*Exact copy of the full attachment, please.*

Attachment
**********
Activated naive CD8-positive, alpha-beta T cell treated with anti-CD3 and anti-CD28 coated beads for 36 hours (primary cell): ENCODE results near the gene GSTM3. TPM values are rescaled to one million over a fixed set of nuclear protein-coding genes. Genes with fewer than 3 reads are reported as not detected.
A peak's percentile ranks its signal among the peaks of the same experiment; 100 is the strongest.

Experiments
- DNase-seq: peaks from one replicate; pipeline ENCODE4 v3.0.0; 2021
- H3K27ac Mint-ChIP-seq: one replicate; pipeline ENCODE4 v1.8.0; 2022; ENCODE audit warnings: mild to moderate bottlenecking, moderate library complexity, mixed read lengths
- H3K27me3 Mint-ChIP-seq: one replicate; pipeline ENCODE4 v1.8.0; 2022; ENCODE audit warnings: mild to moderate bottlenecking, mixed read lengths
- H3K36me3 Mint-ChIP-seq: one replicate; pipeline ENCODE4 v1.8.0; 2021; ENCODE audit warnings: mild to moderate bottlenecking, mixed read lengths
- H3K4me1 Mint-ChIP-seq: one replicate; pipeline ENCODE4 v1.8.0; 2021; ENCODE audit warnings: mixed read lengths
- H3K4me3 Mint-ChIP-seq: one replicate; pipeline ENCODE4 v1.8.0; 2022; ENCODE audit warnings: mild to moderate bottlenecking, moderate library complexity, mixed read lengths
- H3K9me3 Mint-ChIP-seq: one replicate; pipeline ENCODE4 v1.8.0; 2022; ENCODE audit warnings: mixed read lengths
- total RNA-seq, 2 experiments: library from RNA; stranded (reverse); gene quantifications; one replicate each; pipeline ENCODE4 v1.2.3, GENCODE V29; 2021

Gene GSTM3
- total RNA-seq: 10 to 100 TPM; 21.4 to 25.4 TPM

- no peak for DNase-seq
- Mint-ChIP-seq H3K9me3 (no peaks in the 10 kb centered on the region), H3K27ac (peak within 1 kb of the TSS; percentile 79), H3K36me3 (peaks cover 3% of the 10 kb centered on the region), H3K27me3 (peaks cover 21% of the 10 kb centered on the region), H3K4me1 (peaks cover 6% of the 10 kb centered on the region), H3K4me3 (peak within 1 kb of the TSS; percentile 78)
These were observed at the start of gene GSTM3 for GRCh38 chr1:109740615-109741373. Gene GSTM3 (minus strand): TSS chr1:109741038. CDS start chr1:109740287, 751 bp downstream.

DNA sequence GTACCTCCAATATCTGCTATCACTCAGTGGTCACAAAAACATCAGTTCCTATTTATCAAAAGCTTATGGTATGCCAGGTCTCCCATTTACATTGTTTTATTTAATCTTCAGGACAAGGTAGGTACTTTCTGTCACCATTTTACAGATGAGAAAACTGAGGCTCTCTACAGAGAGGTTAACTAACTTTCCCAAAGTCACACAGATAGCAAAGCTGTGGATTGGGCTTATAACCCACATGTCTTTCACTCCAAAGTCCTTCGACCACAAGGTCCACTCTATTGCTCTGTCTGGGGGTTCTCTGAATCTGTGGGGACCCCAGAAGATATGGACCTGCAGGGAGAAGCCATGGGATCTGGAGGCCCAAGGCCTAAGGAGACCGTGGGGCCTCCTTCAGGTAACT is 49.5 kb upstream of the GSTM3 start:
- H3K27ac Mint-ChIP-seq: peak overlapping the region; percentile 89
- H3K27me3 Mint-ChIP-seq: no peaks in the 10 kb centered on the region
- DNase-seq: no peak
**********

Activated naive CD8-positive, alpha-beta T cell treated with anti-CD3 and anti-CD28 coated beads for 36 hours (primary cell): ENCODE results near the gene GSTM3. TPM values are rescaled to one million over a fixed set of nuclear protein-coding genes. Genes with fewer than 3 reads are reported as not detected.
A peak's percentile ranks its signal among the peaks of the same experiment; 100 is the strongest.

Experiments
- DNase-seq: peaks from one replicate; pipeline ENCODE4 v3.0.0; 2021
- H3K27ac Mint-ChIP-seq: one replicate; pipeline ENCODE4 v1.8.0; 2022; ENCODE audit warnings: mild to moderate bottlenecking, moderate library complexity, mixed read lengths
- H3K27me3 Mint-ChIP-seq: one replicate; pipeline ENCODE4 v1.8.0; 2022; ENCODE audit warnings: mild to moderate bottlenecking, mixed read lengths
- H3K36me3 Mint-ChIP-seq: one replicate; pipeline ENCODE4 v1.8.0; 2021; ENCODE audit warnings: mild to moderate bottlenecking, mixed read lengths
- H3K4me1 Mint-ChIP-seq: one replicate; pipeline ENCODE4 v1.8.0; 2021; ENCODE audit warnings: mixed read lengths
- H3K4me3 Mint-ChIP-seq: one replicate; pipeline ENCODE4 v1.8.0; 2022; ENCODE audit warnings: mild to moderate bottlenecking, moderate library complexity, mixed read lengths
- H3K9me3 Mint-ChIP-seq: one replicate; pipeline ENCODE4 v1.8.0; 2022; ENCODE audit warnings: mixed read lengths
- total RNA-seq, 2 experiments: library from RNA; stranded (reverse); gene quantifications; one replicate each; pipeline ENCODE4 v1.2.3, GENCODE V29; 2021

Gene GSTM3
- total RNA-seq: 10 to 100 TPM; 21.4 to 25.4 TPM

- no peak for DNase-seq
- Mint-ChIP-seq H3K9me3 (no peaks in the 10 kb centered on the region), H3K27ac (peak within 1 kb of the TSS; percentile 79), H3K36me3 (peaks cover 3% of the 10 kb centered on the region), H3K27me3 (peaks cover 21% of the 10 kb centered on the region), H3K4me1 (peaks cover 6% of the 10 kb centered on the region), H3K4me3 (peak within 1 kb of the TSS; percentile 78)
These were observed at the start of gene GSTM3 for GRCh38 chr1:109740615-109741373. Gene GSTM3 (minus strand): TSS chr1:109741038. CDS start chr1:109740287, 751 bp downstream.

DNA sequence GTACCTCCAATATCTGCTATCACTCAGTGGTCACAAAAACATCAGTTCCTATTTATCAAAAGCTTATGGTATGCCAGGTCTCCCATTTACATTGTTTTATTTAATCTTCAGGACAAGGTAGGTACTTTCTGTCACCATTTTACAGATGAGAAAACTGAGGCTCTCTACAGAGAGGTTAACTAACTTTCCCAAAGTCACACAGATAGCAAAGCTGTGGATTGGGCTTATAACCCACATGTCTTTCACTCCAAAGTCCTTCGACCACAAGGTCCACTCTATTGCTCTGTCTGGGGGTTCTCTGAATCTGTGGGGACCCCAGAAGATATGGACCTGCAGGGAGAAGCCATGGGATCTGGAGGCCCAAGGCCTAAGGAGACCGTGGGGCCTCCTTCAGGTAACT is 49.5 kb upstream of the GSTM3 start:
- H3K27ac Mint-ChIP-seq: peak overlapping the region; percentile 89
- H3K27me3 Mint-ChIP-seq: no peaks in the 10 kb centered on the region
- DNase-seq: no peak